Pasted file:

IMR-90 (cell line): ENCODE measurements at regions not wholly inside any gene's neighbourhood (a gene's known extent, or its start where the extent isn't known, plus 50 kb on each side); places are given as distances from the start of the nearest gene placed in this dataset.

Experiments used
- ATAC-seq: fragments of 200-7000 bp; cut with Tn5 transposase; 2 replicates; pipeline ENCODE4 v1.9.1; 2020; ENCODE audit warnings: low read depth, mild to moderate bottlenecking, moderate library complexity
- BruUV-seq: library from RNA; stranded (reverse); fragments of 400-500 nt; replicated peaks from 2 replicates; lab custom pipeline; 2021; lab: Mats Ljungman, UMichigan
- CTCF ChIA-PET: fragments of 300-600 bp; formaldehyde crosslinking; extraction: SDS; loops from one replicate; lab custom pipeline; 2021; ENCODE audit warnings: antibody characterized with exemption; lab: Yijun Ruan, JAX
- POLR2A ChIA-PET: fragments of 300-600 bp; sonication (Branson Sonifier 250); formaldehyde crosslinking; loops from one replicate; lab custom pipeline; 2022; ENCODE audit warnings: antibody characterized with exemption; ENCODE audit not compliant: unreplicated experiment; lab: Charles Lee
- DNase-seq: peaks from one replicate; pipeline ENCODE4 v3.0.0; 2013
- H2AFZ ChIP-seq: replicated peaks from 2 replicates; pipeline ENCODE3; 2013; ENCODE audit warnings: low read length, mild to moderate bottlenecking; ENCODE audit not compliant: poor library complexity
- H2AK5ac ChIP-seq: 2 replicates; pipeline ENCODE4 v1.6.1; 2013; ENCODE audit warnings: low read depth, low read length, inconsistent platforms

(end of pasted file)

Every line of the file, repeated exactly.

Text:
IMR-90 (cell line): ENCODE measurements at regions not wholly inside any gene's neighbourhood (a gene's known extent, or its start where the extent isn't known, plus 50 kb on each side); places are given as distances from the start of the nearest gene placed in this dataset.

Experiments used
- ATAC-seq: fragments of 200-7000 bp; cut with Tn5 transposase; 2 replicates; pipeline ENCODE4 v1.9.1; 2020; ENCODE audit warnings: low read depth, mild to moderate bottlenecking, moderate library complexity
- BruUV-seq: library from RNA; stranded (reverse); fragments of 400-500 nt; replicated peaks from 2 replicates; lab custom pipeline; 2021; lab: Mats Ljungman, UMichigan
- CTCF ChIA-PET: fragments of 300-600 bp; formaldehyde crosslinking; extraction: SDS; loops from one replicate; lab custom pipeline; 2021; ENCODE audit warnings: antibody characterized with exemption; lab: Yijun Ruan, JAX
- POLR2A ChIA-PET: fragments of 300-600 bp; sonication (Branson Sonifier 250); formaldehyde crosslinking; loops from one replicate; lab custom pipeline; 2022; ENCODE audit warnings: antibody characterized with exemption; ENCODE audit not compliant: unreplicated experiment; lab: Charles Lee
- DNase-seq: peaks from one replicate; pipeline ENCODE4 v3.0.0; 2013
- H2AFZ ChIP-seq: replicated peaks from 2 replicates; pipeline ENCODE3; 2013; ENCODE audit warnings: low read length, mild to moderate bottlenecking; ENCODE audit not compliant: poor library complexity
- H2AK5ac ChIP-seq: 2 replicates; pipeline ENCODE4 v1.6.1; 2013; ENCODE audit warnings: low read depth, low read length, inconsistent platforms